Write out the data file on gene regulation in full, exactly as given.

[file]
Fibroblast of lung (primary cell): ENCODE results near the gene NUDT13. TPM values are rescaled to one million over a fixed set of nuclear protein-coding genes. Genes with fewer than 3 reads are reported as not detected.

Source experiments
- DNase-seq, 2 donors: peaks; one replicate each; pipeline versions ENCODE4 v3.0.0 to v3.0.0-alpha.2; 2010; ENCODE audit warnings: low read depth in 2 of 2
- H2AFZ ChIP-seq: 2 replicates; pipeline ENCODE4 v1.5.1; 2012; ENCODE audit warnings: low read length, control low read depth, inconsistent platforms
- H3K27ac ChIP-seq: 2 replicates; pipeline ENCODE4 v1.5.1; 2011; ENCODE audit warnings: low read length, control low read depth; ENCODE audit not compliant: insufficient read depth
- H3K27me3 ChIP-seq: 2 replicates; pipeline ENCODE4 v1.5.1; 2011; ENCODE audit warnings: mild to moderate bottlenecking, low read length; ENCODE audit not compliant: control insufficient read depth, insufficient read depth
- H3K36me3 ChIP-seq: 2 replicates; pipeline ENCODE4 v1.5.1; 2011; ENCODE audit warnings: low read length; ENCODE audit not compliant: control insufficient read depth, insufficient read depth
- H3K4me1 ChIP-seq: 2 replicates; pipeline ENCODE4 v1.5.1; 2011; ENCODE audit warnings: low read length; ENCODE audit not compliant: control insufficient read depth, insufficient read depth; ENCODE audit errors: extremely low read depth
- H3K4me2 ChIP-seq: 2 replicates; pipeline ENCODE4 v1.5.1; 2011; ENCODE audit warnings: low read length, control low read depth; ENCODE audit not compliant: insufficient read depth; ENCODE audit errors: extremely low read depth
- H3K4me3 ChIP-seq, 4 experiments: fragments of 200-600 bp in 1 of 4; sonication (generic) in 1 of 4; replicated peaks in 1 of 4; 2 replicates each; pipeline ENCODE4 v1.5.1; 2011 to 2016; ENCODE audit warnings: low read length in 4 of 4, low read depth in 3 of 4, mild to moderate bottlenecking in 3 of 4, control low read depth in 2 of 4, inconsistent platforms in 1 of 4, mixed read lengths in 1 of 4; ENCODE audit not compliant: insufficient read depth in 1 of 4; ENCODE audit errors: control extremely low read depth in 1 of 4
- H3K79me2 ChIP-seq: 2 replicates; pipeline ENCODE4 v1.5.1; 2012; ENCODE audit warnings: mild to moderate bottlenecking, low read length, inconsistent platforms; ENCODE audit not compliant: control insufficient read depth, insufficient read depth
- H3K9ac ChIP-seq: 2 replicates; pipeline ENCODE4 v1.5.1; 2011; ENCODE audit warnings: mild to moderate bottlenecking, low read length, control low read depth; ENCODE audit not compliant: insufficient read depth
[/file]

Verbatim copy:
Fibroblast of lung (primary cell): ENCODE results near the gene NUDT13. TPM values are rescaled to one million over a fixed set of nuclear protein-coding genes. Genes with fewer than 3 reads are reported as not detected.

Source experiments
- DNase-seq, 2 donors: peaks; one replicate each; pipeline versions ENCODE4 v3.0.0 to v3.0.0-alpha.2; 2010; ENCODE audit warnings: low read depth in 2 of 2
- H2AFZ ChIP-seq: 2 replicates; pipeline ENCODE4 v1.5.1; 2012; ENCODE audit warnings: low read length, control low read depth, inconsistent platforms
- H3K27ac ChIP-seq: 2 replicates; pipeline ENCODE4 v1.5.1; 2011; ENCODE audit warnings: low read length, control low read depth; ENCODE audit not compliant: insufficient read depth
- H3K27me3 ChIP-seq: 2 replicates; pipeline ENCODE4 v1.5.1; 2011; ENCODE audit warnings: mild to moderate bottlenecking, low read length; ENCODE audit not compliant: control insufficient read depth, insufficient read depth
- H3K36me3 ChIP-seq: 2 replicates; pipeline ENCODE4 v1.5.1; 2011; ENCODE audit warnings: low read length; ENCODE audit not compliant: control insufficient read depth, insufficient read depth
- H3K4me1 ChIP-seq: 2 replicates; pipeline ENCODE4 v1.5.1; 2011; ENCODE audit warnings: low read length; ENCODE audit not compliant: control insufficient read depth, insufficient read depth; ENCODE audit errors: extremely low read depth
- H3K4me2 ChIP-seq: 2 replicates; pipeline ENCODE4 v1.5.1; 2011; ENCODE audit warnings: low read length, control low read depth; ENCODE audit not compliant: insufficient read depth; ENCODE audit errors: extremely low read depth
- H3K4me3 ChIP-seq, 4 experiments: fragments of 200-600 bp in 1 of 4; sonication (generic) in 1 of 4; replicated peaks in 1 of 4; 2 replicates each; pipeline ENCODE4 v1.5.1; 2011 to 2016; ENCODE audit warnings: low read length in 4 of 4, low read depth in 3 of 4, mild to moderate bottlenecking in 3 of 4, control low read depth in 2 of 4, inconsistent platforms in 1 of 4, mixed read lengths in 1 of 4; ENCODE audit not compliant: insufficient read depth in 1 of 4; ENCODE audit errors: control extremely low read depth in 1 of 4
- H3K79me2 ChIP-seq: 2 replicates; pipeline ENCODE4 v1.5.1; 2012; ENCODE audit warnings: mild to moderate bottlenecking, low read length, inconsistent platforms; ENCODE audit not compliant: control insufficient read depth, insufficient read depth
- H3K9ac ChIP-seq: 2 replicates; pipeline ENCODE4 v1.5.1; 2011; ENCODE audit warnings: mild to moderate bottlenecking, low read length, control low read depth; ENCODE audit not compliant: insufficient read depth